Clinical Reference / Dermatology Practical & Conceptual / April 2017 | Volume 7, No. 2 / Dermoscopy of histoid leprosy: a case report

Dermoscopy of histoid leprosy: a case report

April 2017 | Volume 7, No. 2

Balachandra S. Ankad1, Punit S. Sakhare1

1 Department of Dermatology, S. Nijalingappa Medical College, Karnataka, India

Key words: dermoscopy, histoid leprosy, granuloma

Citation: Ankad BS, Sakhare PS. Dermoscopy of histoid leprosy: a case report. Dermatol Pract Concept. 2017;7(2):14. DOI: https://doi.org/10.5826/dpc.0702a14

Received: December 3, 2016; Accepted: December 23, 2016; Published: April 30, 2017

Copyright: ©2017 Ankad et al. This is an open-access article distributed under the terms of the Creative Commons Attribution License, which permits unrestricted use, distribution, and reproduction in any medium, provided the original author and source are credited.

Funding: None.

Competing interests: The authors have no conflicts of interest to disclose.

All authors have contributed significantly to this publication.

Corresponding author: Balachandra S. Ankad, MD, Professor, Department of Dermatology, S. Nijalingappa Medical College, Near APMC, Navanagar, Bagalkot-587103, Karnataka, India. Email: drbsankad@gmail.com

Introduction

Dermoscopy reveals structures and features invisible to the naked eye, providing additional morphologic information during clinical examination of skin lesions. This diagnostic technique was utilized in the detection of melanoma and other tumors [1]. More recently, utility of dermoscopy has expanded to inflammatory and infective conditions where vascular alterations, color variegations and follicular disturbances are observed [2]

Dermoscopic patterns are described in many granulomatous conditions such as lupus vulgaris, sarcoidosis and granuloma annulare [3]. However, dermoscopy of leprosy, is a chronic granulomatous disease, is not described in the literature. Here, we describe dermoscopic patterns in a patient with histoid leprosy (HL).

Case Report

A 54-year-old male presented with a history of asymptomatic skin lesions over the back and trunk for four months. They were progressive in nature. Detailed examination revealed multiple slightly erythematous to skin-colored infiltrated, non-tender papules and nodules situated on the back, trunk and arms (Figure 1). Peripheral nerve examination was normal. Differential diagnosis of HL, sarcoidosis, neurofibromatosis and deep fungal infection was considered. Dermoscopy was performed using handheld manual DermLite 3 (3Gen, Inc, San Juan Capistrano, CA, USA) with polarized mode and it demonstrated a whitish-yellow structureless area over entire lesion surrounded by a rim of brownish pigmentation. Vessels, in a linear branching pattern, were noted running towards the center (Figure 2). Slit skin smear from the lesions revealed bacteriological index of 4+. Skin biopsy showed features suggestive of HL (Figure 3).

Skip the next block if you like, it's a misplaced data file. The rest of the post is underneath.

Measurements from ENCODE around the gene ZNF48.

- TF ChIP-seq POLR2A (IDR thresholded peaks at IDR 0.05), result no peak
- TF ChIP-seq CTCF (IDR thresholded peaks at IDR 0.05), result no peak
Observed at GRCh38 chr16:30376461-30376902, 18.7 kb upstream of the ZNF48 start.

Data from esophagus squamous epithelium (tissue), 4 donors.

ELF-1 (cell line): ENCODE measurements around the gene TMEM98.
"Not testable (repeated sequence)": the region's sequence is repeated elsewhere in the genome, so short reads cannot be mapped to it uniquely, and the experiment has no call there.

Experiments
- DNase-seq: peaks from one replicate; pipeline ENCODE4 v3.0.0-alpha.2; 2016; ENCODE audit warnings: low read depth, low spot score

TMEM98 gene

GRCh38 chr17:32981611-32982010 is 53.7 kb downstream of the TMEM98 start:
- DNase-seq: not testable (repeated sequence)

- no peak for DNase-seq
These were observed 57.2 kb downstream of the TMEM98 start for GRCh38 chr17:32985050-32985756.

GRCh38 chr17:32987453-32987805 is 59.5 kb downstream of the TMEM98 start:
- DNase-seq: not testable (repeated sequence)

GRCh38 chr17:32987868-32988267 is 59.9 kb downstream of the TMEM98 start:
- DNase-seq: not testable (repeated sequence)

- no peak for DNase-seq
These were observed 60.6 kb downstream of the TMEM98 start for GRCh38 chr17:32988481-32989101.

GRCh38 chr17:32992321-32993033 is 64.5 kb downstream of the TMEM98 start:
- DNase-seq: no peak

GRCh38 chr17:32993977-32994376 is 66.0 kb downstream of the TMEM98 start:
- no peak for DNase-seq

Figure 1. Clinical image showing coppery red papules and nodules on the back. [Copyright: ©2017 Ankad et al.]

Figure 2. Dermoscopy demonstrating whitish-yellow structureless area (black star), peripheral rim of brownish pigmentation (black arrows) and linear branching vessels (yellow arrow). [Copyright: ©2017 Ankad et al.]

Figure 3. Histopathology showing epidermal atrophy, Grenz zone. Dermis is replaced by spindle shaped histiocytes in an interlacing pattern (H & E, 10x). [Copyright: ©2017 Ankad et al.]

Discussion

HL is known for unusual presentations that challenge clinicians in the diagnosis. HL presents as asymptomatic non-tender nodules. There are many reports of unusual manifestations of HL. This necessitates the need for histopathological examination for confirmation [4]. Dermoscopy, being a non-invasive technique, can expand the armamentarium of diagnostic methods in HL. Since all types of leprosy are endemic to the Indian subcontinent, dermoscopy can be a better screening method considering the time, cost and experience as compared to histopathological diagnosis. Although dermoscopic patterns in granulomatous conditions such as granuloma annulare, sarcoidosis and lupus vulgaris have been studied, there are no descriptions of dermoscopy of HL in the literature [3,5].

Generally, yellow-orange structures in combination with linear vessels in branching pattern under dermoscopy suggest granulomatous skin condition [3]. In this case, dermoscopy demonstrated a whitish-yellow structureless area, which was in contrast to previous observations in granulomatous conditions wherein yellow-orange globules were noted. A whitish-yellow structureless area corresponds to granuloma and whitish color is probably due to whorled arrangement of spindle-shaped histiocytes in the granuloma in HL. A peripheral rim of brownish pigmentation was observed, which might be because of color of the skin type. However, pigmentation is not mentioned in literature [3,5]. Vessels were in linear branching patterns, similar to the patterns described in granulomatous conditions, especially in lupus vulgaris and sarcoidosis [3]. Different vascular patterns are described in various granulomatous conditions. In cutaneous leishmaniasis, vessels are in comma-like, dotted, hairpin and linear patterns, whereas in necrobiosis lipoidica, a prominent vascular network is noted. In granuloma annulare, vessels are in dotted or linear [3].

Conclusion

To conclude, dermoscopy of HL shows characteristic patterns of a granulomatous skin condition. A whitish-yellow structureless area and peripheral brownish pigmentation were new dermoscopic observations in HL. To the best of our knowledge, this is first report of dermoscopy of leprosy in general and of HL in particular. Further studies are recommended involving a large sample size.

References

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